The Maritime Museum of B.C. might finally have found a permanent home — today, it’s expected to sign a memorandum of understanding with the City of Langford to partner in the construction of an $87-million performing arts centre and museum, to be built across from Costco.
The Maritime Museum, which has been leasing a small, temporary space in downtown Victoria since it was forced to leave its home in Bastion Square in 2015, hopes to build an 80,000-square-foot space on McCallum Road in Langford.
“The museum has been looking for a home for some time, and we are very excited and pleased to be working with Langford,” said John Clarkson, chairman of the museum’s board of directors.
The museum would be part of a complex that includes a 1,200-seat performing arts theatre, conference centre and office tower.
Langford Mayor Stew Young said the municipality will provide the land and services and pay for the $30-million theatre through fundraising and amenity fees charged to developers.
The museum would be responsible for financing the $57-million exhibit space.
Museum executive director David Leverton said now that they have a potential home, they can approach the federal government and other potential grant providers to discuss funding.
The museum will be responsible for leasing out the office tower of the new complex, he said, which means the potential for steady income and the chance to establish a long-term, sustainable business model.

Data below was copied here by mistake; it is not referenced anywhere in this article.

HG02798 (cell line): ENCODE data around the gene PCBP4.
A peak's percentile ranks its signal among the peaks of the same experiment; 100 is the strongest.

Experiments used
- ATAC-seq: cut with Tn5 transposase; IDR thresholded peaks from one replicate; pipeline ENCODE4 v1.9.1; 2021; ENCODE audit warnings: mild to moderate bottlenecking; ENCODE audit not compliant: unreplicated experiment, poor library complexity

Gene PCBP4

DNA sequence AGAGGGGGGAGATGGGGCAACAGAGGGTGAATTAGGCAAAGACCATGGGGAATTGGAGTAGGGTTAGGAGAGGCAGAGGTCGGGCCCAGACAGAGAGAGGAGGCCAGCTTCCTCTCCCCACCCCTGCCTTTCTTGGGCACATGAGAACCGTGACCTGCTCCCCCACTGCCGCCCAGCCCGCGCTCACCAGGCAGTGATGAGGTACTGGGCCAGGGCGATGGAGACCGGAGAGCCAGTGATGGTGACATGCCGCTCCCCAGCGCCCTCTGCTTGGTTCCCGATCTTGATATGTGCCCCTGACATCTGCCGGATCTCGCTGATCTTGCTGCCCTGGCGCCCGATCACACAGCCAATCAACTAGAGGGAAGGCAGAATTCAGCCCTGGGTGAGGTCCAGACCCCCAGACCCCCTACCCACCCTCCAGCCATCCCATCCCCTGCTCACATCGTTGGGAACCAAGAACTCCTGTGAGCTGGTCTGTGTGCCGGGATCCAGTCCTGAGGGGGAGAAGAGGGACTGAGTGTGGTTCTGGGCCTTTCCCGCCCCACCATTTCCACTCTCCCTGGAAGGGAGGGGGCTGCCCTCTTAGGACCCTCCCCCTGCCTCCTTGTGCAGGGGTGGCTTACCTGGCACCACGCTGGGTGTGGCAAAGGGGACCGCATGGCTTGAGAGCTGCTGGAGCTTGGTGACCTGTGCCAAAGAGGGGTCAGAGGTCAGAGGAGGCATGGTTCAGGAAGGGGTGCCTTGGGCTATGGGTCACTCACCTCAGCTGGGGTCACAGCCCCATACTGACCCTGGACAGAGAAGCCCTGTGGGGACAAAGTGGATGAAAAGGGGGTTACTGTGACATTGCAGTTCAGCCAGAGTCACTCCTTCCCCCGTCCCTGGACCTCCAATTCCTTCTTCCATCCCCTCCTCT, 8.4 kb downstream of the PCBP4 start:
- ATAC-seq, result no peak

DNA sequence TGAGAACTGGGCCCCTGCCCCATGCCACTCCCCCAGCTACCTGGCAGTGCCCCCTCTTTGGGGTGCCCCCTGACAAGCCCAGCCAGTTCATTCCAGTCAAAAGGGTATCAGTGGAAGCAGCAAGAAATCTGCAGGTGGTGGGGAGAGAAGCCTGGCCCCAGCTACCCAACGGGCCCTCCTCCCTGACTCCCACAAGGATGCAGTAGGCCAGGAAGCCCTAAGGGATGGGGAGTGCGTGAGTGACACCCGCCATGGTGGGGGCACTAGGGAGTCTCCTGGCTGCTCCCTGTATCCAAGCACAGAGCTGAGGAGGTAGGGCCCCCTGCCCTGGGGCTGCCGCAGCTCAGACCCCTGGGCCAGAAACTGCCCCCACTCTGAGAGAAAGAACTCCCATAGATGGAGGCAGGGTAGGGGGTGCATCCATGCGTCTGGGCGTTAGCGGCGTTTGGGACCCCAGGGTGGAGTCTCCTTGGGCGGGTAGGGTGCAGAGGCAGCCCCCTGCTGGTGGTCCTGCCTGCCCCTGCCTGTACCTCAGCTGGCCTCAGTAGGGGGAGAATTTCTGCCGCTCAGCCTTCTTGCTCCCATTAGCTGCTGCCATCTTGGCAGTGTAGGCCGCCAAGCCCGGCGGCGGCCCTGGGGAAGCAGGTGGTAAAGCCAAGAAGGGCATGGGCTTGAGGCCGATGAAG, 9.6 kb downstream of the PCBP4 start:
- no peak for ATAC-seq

“It allows us to not be as reliant on funding from government,” he said.
Leverton said the project is possible even without federal funding, though it would require firm commitments from potential office tenants to secure financing.
Young said the new development, to be built close to a new high school, is just what the city needs, as it has grown to a population of more than 40,000, and many Langford residents are asking for new arts and culture amenities. “We are excited about this — it’s been a long time coming.”
Young said the city expects to spend as much as $50 million on arts and culture over the next five years, but he warned it expects the federal government to come to the table on this project.
“I’m hoping the federal government will have an appetite to spend some money where they should. I can’t believe the Maritime Museum has been moved around so much. And because they haven’t had funding or space, all their [artifacts] are in storage.
“How do you build a business when all your inventory is in storage?”
The Maritime Museum was forced out of the Bastion Square building it called home for 50 years after it was deemed to be in an unsafe condition.
It currently operates from 3,000 square feet at 634 Humboldt St., meaning most of its 35,000-artifact collection is in climate-controlled storage supplied by the province.
That collection includes First Nations history and 10,000 years of marine heritage.
Young said the federal government has a responsibility to showcase Canadian history, but has done precious little of that in B.C.
“[Ottawa] has spent money in Halifax and everywhere else but on the West Coast,” he said. “To have that many artifacts not on display is ridiculous.”